CPODI Lance Graham and LDR Raupatu Ormsby with a 155mm Smoke Projectile near the village of Bint Jubayl on the Israeli/Lebanese border.

CPODI Lance Graham and LDR Raupatu Ormsby with a 155mm Smoke Projectile near the village of Bint Jubayl on the Israeli/Lebanese border.

A specialist team of 10 NZDF battlefield clearance experts deployed to Lebanon in June 2007. The contingent was working in support of the United Nations Mine Action Coordination Centre in Southern Lebanon (UNMACC-SL) to help defuse the unexploded ordnance which litters the countryside following the conflict between Israel and Hezbollah in July 2006. The final contingent was lead by Lieutenant Commander Trevor Leslie, RNZN, before New Zealand's commitment to UNMACC-SL ended in February 2008.

Frequently Asked Questions:


During 2006 the thirty day war between Israel and Hezbollah in Southern Lebanon left substantial amounts of unexploded munitions scattered throughout urban areas and farmland.  At the end of the conflict the United Nations Mine Action Service (UNMAS) estimated that more than one million unexploded cluster bomblets remained spread over 798 sites in southern Lebanon, mostly in urban or populated areas.

UNMAS rates the situation for unexploded ordnance, especially cluster bombs, in southern Lebanon as amongst the worst in recent experience.

What was the NZDF contribution?

The NZDF contribution in Southern Lebanon consisted of a ten person Explosive Remnants of War Disposal (ERWD) Team who conducted Battlefield Area Clearance (BAC). 

They worked in a niche capability to plan for, locate and dispose of unexploded munitions remaining in the region after the conflict of July 2006.  They provided humanitarian assistance to restore the region for civilian use and occupation as part of the UNMAS operation in the area. 

The team was led by a Navy officer and includes the following:

  • Explosive Ordnance Disposal (EOD) team of three Royal New Zealand Navy personnel.  Members of the operational dive team will use their skills in a land based operation, working to remove unexploded munitions and reclaim areas for civilian use and occupation.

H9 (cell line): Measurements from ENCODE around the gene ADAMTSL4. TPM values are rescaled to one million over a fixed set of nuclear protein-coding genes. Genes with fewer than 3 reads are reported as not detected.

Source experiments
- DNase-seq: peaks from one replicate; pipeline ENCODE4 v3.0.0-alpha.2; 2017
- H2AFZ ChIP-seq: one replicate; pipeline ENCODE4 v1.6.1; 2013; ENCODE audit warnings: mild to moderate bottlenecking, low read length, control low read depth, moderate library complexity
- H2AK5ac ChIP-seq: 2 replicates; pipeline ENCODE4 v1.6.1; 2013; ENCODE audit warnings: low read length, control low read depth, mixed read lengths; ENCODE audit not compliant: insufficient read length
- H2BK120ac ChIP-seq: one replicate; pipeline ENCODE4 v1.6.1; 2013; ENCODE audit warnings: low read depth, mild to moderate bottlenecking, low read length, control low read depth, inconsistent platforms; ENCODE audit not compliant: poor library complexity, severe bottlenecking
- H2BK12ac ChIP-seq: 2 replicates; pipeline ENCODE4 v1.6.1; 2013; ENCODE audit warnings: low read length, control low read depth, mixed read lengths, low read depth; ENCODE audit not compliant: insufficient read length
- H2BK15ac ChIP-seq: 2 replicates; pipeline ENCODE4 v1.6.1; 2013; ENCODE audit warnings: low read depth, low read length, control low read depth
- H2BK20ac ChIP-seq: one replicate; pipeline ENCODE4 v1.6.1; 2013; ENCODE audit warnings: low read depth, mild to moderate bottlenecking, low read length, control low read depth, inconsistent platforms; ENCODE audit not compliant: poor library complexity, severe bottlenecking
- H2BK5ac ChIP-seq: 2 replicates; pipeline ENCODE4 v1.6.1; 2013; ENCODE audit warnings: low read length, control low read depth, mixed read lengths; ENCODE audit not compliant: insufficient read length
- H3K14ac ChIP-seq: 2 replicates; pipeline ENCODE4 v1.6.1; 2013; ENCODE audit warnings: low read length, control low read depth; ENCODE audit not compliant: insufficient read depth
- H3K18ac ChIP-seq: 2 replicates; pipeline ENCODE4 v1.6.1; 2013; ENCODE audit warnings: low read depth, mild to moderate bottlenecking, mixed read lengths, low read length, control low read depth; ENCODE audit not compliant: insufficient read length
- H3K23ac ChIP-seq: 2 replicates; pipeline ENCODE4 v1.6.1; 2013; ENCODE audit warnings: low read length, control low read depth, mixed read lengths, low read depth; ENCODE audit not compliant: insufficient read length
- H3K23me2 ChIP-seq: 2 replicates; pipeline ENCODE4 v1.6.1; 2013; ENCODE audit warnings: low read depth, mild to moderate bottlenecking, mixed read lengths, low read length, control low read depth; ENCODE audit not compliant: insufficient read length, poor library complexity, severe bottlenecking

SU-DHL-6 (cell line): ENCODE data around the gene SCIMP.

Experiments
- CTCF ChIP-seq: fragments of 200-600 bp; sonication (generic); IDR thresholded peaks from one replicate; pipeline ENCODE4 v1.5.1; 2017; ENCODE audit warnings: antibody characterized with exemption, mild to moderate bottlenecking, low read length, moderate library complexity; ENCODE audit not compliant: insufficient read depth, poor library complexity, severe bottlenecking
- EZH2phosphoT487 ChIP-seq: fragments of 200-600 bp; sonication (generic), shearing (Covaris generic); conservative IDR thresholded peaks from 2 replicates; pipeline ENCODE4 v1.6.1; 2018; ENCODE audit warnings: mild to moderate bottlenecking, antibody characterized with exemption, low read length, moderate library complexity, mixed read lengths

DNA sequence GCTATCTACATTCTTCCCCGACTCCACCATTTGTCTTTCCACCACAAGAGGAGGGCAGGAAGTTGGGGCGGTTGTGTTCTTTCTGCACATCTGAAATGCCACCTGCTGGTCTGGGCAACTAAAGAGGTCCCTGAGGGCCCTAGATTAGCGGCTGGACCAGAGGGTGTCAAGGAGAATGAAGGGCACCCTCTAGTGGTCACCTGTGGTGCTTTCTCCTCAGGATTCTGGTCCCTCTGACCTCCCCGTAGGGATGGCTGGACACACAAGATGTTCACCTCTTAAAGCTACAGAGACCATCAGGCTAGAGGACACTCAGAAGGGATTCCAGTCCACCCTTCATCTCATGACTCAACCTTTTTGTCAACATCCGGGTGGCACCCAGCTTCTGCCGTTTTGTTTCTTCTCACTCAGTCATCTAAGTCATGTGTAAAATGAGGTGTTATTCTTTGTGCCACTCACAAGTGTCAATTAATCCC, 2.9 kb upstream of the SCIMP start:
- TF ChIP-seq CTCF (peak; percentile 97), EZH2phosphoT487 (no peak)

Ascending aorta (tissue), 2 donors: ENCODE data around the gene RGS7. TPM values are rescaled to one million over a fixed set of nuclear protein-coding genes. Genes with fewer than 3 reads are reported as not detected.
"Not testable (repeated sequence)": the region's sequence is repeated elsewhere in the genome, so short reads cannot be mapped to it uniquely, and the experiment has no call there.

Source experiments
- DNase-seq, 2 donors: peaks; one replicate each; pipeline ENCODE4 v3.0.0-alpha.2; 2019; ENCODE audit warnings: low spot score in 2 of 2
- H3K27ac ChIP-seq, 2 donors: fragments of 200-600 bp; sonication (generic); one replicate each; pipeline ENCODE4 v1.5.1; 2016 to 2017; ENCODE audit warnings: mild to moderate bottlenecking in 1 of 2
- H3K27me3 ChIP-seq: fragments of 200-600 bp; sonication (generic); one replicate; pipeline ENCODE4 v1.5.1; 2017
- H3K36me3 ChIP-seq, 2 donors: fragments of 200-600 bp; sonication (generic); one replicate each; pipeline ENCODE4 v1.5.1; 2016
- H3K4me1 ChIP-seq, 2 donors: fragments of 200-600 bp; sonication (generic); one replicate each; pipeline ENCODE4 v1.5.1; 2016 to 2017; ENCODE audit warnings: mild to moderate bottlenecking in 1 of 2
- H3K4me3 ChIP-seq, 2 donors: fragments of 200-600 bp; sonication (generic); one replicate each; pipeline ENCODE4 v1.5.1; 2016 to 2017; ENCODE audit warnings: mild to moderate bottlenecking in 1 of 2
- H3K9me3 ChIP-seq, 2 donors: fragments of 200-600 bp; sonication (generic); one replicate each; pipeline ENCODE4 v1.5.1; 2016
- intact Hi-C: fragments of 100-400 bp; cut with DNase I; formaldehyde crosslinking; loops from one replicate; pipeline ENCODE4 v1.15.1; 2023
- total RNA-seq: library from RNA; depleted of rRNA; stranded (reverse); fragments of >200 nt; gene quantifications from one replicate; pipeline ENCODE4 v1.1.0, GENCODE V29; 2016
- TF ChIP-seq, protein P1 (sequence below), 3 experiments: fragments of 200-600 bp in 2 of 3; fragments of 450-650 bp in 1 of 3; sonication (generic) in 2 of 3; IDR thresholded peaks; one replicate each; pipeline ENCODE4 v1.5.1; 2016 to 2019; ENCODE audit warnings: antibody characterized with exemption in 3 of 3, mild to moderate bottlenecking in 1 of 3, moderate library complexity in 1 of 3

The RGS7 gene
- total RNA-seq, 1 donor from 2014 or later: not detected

• Survey Technical Advice Team (STAT) of six NZ Army engineers.  They will provide technical advice and support the EOD team by searching for Unexploded Ordnance (UXOs) and locating, identifying and marking bomblets for disposal.

How long did the NZDF maintain this commitment?

The NZ Government committed NZDF personnel to Southern Lebanon for one year. The first NZ EOD Team deployed on 9 February 2007 and the mission ended in February 2008.

What experience does the NZDF have in this type of operation?

The NZDF has a long standing connection to UNMAS through the secondment of an officer to UNMAS HQ in New York and through our de-mining efforts in Cambodia and Mozambique.

The NZDF has a robust and well respected unexploded ordnance disposal capability that has been proven within New Zealand as well as Afghanistan, Timor Leste and even the Tokelau Islands.

Where were the EOD team located?

The team were based out of Tyre, Southern Lebanon.

What is the situation like in Lebanon now?

An UN-brokered ceasefire began on 14 August 2006 leading to the withdrawal of Israeli military forces.  Since that time the situation in Lebanon has stabilised significantly.  Lebanese infrastructure was significantly damaged during the July conflict, and unexploded munitions remain a threat to the returning civilian population. 

The environment was demanding for our personnel and there were environmental and personal risks involved in this deployment.  All personnel had protective equipment and undertook robust training to prepare them for their roles and to minimise personal risk.

Who commanded the NZDF EOD team from New Zealand?

The Chief of Defence Force maintains full command of the NZ ERWD Team; operational command of deployed NZDF personnel remains the responsibility of the Commander Joint Forces New Zealand.

This page was last reviewed on 24 March 2009, and is current.